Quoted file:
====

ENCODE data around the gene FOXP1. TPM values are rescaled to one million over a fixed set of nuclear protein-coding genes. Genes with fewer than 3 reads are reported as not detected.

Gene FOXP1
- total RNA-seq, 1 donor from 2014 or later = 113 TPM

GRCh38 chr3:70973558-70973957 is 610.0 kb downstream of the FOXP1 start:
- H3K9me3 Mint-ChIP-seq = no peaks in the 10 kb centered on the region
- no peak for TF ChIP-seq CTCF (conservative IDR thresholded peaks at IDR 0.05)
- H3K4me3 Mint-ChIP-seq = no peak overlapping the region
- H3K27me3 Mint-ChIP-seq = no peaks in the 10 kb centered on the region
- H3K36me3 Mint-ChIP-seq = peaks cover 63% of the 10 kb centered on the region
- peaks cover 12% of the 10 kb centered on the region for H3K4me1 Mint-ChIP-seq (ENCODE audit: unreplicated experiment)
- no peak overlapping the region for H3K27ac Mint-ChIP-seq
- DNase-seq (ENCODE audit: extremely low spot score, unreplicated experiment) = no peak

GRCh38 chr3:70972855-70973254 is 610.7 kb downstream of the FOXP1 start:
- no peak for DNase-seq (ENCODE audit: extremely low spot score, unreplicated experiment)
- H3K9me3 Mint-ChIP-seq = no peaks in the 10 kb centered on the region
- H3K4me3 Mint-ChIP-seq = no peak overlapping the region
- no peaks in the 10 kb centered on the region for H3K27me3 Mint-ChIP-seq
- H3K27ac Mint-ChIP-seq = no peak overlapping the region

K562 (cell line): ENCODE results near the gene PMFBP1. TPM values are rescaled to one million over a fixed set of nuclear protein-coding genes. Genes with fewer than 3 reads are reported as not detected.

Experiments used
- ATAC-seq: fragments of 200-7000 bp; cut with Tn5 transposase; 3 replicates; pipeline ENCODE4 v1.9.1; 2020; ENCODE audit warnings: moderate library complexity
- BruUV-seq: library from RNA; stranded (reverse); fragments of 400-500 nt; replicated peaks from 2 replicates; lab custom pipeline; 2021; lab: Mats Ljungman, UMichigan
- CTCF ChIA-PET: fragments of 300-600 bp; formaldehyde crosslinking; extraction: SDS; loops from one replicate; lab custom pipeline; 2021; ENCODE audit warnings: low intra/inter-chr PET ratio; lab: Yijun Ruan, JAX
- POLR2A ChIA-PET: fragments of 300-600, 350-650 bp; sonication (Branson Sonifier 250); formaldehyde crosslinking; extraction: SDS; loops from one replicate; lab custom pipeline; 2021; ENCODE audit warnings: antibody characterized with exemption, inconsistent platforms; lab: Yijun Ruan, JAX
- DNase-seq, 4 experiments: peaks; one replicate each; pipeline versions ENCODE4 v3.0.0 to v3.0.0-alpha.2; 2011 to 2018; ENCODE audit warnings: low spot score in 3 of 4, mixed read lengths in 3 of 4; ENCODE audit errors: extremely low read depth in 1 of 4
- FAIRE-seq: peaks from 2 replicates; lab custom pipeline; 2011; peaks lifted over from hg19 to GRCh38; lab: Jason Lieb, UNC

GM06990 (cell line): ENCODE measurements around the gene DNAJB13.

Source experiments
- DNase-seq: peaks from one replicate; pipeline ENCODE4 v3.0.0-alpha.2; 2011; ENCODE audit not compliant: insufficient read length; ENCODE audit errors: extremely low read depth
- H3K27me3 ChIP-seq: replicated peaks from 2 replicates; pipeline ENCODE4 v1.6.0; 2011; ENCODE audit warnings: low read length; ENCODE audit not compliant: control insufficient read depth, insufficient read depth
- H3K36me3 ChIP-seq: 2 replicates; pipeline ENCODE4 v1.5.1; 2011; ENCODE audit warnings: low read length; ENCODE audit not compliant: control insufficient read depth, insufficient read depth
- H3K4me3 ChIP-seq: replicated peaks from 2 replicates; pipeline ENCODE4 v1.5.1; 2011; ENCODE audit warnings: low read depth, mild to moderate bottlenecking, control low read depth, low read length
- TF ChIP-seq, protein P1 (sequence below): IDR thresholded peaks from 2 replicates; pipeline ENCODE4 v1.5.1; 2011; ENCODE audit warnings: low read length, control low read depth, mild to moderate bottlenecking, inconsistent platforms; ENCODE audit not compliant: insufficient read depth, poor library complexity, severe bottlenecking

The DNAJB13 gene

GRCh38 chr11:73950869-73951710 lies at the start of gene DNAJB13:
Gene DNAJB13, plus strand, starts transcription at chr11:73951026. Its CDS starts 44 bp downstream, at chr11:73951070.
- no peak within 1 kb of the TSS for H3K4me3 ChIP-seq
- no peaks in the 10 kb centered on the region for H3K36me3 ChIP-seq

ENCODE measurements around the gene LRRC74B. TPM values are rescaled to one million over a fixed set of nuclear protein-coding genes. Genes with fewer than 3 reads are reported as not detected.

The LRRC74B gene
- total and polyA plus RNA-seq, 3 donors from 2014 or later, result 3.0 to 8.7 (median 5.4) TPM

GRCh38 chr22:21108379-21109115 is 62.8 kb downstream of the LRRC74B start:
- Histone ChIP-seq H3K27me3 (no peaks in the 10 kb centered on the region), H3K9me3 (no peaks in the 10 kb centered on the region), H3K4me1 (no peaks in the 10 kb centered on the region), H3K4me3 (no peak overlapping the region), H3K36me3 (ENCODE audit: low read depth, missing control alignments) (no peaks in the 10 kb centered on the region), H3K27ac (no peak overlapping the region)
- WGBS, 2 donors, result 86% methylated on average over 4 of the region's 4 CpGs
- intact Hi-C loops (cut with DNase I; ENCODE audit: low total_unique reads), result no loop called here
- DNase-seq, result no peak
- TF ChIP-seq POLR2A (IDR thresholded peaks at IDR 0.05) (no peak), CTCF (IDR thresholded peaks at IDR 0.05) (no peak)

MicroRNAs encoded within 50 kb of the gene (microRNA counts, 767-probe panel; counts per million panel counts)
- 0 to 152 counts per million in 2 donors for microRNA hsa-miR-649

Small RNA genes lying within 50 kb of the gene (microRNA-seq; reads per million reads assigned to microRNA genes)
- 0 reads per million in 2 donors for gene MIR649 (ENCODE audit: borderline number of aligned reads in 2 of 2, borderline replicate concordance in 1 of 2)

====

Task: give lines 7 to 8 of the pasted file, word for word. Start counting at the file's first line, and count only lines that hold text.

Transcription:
- H3K4me3 Mint-ChIP-seq = no peak overlapping the region
- H3K27me3 Mint-ChIP-seq = no peaks in the 10 kb centered on the region